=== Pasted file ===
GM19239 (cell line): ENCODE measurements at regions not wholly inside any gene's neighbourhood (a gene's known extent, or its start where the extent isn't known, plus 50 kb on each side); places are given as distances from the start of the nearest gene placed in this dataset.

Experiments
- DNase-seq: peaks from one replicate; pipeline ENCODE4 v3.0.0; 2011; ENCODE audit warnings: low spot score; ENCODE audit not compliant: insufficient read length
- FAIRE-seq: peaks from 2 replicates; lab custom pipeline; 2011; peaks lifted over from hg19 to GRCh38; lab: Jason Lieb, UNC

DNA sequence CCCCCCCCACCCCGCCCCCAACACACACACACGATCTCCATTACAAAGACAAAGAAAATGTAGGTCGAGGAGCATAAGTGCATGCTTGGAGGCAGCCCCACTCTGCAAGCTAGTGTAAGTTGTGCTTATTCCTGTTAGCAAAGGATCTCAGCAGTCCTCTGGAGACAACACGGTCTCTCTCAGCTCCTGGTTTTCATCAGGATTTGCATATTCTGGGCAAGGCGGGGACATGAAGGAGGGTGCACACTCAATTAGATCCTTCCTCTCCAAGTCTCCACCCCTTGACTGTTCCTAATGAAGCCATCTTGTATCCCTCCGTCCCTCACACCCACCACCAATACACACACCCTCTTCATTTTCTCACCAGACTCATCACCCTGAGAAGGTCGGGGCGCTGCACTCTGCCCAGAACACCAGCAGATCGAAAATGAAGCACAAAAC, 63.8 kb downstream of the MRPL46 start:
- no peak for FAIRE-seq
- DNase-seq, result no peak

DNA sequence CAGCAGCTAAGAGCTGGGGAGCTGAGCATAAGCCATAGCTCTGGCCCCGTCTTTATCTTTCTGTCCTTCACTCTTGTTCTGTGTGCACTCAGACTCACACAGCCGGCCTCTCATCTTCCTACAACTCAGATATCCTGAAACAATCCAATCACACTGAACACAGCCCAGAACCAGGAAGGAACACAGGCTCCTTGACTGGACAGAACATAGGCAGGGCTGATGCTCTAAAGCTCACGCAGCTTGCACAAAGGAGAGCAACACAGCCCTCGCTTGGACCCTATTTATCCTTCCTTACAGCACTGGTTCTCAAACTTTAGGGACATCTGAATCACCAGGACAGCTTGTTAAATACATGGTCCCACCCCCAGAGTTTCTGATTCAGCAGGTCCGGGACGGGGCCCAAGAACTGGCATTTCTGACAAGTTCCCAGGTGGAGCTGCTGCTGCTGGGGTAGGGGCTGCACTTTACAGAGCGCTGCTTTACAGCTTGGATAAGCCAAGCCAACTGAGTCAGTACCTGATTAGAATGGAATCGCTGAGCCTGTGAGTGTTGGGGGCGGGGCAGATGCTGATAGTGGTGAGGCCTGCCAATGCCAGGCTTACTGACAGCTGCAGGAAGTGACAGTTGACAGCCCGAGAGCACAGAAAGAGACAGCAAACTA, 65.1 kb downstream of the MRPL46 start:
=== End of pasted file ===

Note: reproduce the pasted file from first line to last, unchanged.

GM19239 (cell line): ENCODE measurements at regions not wholly inside any gene's neighbourhood (a gene's known extent, or its start where the extent isn't known, plus 50 kb on each side); places are given as distances from the start of the nearest gene placed in this dataset.

Experiments
- DNase-seq: peaks from one replicate; pipeline ENCODE4 v3.0.0; 2011; ENCODE audit warnings: low spot score; ENCODE audit not compliant: insufficient read length
- FAIRE-seq: peaks from 2 replicates; lab custom pipeline; 2011; peaks lifted over from hg19 to GRCh38; lab: Jason Lieb, UNC

DNA sequence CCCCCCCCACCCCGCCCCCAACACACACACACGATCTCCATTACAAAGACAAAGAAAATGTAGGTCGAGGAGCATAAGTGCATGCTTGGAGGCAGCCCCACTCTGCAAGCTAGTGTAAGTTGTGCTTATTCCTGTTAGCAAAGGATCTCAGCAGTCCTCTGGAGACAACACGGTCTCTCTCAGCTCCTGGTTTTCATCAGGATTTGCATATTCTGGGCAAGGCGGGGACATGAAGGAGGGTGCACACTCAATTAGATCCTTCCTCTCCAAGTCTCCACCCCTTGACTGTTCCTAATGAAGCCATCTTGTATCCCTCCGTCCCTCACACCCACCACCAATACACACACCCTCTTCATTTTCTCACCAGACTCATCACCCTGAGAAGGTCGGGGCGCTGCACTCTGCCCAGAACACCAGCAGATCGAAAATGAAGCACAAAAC, 63.8 kb downstream of the MRPL46 start:
- no peak for FAIRE-seq
- DNase-seq, result no peak

DNA sequence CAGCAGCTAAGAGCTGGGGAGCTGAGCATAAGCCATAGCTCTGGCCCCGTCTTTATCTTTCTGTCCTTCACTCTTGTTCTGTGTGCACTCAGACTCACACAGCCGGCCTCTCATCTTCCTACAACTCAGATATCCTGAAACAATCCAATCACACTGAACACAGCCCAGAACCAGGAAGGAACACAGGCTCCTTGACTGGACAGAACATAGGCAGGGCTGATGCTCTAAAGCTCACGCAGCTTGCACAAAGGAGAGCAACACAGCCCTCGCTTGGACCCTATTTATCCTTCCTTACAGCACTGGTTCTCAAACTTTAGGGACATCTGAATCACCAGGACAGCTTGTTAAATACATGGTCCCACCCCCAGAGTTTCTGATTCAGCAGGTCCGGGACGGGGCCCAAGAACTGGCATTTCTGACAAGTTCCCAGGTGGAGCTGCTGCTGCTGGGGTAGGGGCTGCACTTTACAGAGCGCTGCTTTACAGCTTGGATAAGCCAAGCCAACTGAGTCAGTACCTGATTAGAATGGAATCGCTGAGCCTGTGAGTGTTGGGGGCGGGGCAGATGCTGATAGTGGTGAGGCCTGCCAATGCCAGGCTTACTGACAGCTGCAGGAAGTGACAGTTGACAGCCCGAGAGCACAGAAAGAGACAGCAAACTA, 65.1 kb downstream of the MRPL46 start: